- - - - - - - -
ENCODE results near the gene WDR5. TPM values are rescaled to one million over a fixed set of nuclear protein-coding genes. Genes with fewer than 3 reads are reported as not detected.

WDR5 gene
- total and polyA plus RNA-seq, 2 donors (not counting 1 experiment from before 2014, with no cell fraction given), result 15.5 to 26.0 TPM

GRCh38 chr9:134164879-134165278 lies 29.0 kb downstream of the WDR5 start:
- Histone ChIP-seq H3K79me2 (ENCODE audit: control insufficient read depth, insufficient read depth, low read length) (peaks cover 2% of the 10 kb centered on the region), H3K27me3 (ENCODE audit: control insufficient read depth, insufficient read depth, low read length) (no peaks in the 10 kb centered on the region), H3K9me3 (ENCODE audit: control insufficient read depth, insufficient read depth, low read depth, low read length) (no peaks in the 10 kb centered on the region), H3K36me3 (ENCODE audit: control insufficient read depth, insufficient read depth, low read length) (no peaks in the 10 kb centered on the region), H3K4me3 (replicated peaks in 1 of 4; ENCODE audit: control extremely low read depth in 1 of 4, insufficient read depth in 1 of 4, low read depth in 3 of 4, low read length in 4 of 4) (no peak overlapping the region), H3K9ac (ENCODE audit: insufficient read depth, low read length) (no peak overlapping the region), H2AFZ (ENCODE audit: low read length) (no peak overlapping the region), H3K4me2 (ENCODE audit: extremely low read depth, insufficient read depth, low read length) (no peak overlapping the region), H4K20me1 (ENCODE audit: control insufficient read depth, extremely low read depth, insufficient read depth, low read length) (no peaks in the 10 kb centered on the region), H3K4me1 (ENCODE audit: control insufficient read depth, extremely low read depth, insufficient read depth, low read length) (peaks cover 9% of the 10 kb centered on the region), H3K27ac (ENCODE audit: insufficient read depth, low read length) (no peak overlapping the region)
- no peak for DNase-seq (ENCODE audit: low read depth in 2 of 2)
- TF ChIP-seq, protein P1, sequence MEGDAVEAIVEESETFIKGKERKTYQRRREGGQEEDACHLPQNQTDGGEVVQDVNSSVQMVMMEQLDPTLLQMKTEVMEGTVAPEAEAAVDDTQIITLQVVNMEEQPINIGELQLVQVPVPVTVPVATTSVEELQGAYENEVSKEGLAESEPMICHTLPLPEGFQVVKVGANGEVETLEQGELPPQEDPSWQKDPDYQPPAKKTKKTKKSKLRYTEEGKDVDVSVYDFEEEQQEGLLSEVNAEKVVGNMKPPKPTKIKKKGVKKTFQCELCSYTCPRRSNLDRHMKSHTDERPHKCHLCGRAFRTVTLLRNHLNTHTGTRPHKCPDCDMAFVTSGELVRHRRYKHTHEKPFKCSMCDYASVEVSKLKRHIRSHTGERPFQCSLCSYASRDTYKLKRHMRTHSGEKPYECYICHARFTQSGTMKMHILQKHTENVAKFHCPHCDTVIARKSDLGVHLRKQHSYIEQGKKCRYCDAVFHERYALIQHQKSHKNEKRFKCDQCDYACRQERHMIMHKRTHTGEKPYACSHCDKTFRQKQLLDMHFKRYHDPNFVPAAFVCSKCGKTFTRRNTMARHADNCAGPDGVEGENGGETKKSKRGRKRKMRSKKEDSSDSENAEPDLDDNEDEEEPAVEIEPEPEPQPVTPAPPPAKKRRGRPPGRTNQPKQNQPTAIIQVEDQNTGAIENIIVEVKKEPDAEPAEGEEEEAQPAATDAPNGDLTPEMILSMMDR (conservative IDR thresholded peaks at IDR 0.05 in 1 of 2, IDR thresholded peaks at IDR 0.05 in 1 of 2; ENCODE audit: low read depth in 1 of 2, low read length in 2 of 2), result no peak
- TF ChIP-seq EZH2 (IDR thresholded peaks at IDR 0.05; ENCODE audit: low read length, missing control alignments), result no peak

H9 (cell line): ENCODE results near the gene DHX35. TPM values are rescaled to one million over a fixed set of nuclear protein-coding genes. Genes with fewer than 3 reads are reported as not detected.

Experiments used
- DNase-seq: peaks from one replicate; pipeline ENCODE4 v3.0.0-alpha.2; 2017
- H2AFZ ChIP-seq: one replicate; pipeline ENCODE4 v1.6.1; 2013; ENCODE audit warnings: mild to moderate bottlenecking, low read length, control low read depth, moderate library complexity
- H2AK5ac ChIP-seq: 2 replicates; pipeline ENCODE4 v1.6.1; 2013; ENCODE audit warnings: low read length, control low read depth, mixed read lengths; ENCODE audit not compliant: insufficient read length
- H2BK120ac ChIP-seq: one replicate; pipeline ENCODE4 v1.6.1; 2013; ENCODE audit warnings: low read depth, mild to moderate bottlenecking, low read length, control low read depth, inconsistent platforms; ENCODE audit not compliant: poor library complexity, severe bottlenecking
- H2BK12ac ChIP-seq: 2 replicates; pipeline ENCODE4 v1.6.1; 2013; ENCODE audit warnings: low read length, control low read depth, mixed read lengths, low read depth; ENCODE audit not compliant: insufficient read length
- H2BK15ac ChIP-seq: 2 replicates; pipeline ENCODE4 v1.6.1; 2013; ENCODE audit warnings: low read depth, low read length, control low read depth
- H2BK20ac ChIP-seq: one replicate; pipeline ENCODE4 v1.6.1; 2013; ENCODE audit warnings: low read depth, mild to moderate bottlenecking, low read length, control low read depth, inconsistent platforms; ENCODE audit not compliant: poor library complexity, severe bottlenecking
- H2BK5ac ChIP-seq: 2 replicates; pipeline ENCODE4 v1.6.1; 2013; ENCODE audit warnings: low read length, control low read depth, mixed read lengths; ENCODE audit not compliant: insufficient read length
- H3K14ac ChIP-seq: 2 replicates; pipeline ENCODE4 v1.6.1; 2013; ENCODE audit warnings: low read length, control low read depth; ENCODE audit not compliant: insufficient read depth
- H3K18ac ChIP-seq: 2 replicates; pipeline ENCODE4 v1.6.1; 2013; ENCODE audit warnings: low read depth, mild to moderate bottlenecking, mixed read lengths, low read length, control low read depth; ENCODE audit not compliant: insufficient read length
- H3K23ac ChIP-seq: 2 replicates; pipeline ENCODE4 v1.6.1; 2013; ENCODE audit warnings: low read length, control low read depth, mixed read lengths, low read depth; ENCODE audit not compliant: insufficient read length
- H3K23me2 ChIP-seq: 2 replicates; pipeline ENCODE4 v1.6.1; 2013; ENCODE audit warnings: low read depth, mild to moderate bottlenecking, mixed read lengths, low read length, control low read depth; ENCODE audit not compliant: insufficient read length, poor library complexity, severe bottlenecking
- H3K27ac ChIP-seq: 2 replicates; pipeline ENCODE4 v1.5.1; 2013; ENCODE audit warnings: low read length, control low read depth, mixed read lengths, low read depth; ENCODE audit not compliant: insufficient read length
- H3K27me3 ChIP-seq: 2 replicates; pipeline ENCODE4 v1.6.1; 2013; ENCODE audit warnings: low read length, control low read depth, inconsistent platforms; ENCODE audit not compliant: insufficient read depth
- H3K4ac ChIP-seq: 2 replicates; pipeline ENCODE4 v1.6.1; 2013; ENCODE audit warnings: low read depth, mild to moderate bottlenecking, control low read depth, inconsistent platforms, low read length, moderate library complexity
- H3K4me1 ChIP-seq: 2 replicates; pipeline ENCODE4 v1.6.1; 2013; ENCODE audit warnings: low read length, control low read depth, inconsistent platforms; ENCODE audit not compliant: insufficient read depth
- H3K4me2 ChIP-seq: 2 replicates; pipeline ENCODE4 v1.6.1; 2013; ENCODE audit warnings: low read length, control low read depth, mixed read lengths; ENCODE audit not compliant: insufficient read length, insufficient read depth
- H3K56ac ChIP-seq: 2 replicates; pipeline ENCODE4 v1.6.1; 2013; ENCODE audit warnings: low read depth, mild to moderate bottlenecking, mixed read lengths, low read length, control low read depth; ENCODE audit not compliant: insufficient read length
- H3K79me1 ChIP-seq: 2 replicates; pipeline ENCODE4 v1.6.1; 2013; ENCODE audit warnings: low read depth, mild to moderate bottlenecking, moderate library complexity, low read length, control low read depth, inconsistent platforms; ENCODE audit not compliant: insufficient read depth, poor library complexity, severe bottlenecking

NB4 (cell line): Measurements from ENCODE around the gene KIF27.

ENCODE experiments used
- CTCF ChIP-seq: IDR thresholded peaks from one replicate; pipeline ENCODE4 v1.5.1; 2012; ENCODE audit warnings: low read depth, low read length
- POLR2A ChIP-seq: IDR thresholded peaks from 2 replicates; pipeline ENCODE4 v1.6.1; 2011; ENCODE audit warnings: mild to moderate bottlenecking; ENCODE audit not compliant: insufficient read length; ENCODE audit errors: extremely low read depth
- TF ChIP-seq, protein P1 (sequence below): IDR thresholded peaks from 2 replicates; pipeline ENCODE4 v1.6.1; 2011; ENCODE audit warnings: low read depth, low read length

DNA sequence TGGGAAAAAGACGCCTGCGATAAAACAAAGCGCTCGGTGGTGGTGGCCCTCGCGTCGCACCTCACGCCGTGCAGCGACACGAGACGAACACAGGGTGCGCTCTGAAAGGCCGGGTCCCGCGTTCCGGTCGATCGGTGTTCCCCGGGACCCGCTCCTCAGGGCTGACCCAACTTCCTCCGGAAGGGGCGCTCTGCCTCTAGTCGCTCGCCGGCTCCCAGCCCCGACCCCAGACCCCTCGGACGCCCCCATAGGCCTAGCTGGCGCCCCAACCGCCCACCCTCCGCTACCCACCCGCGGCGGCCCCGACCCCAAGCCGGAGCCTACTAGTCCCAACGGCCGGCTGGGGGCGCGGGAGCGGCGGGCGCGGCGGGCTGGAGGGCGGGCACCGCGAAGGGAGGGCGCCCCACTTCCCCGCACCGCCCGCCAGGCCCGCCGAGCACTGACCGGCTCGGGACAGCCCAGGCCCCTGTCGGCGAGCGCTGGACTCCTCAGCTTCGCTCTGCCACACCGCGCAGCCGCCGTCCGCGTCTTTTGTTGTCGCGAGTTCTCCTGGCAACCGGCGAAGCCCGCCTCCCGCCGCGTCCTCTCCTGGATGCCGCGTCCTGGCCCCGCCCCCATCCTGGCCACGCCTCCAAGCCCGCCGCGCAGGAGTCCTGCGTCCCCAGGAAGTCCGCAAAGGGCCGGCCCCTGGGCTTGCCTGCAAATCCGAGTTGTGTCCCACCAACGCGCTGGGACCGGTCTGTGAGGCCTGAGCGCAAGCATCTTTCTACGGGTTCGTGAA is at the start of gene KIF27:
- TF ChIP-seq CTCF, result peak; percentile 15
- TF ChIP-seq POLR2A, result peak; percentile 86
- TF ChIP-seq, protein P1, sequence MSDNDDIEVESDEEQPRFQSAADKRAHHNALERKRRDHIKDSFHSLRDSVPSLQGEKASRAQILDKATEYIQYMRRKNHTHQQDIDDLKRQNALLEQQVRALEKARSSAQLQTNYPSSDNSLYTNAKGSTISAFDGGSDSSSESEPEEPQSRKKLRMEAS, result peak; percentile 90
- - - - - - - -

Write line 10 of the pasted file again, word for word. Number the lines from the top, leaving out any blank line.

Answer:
Experiments used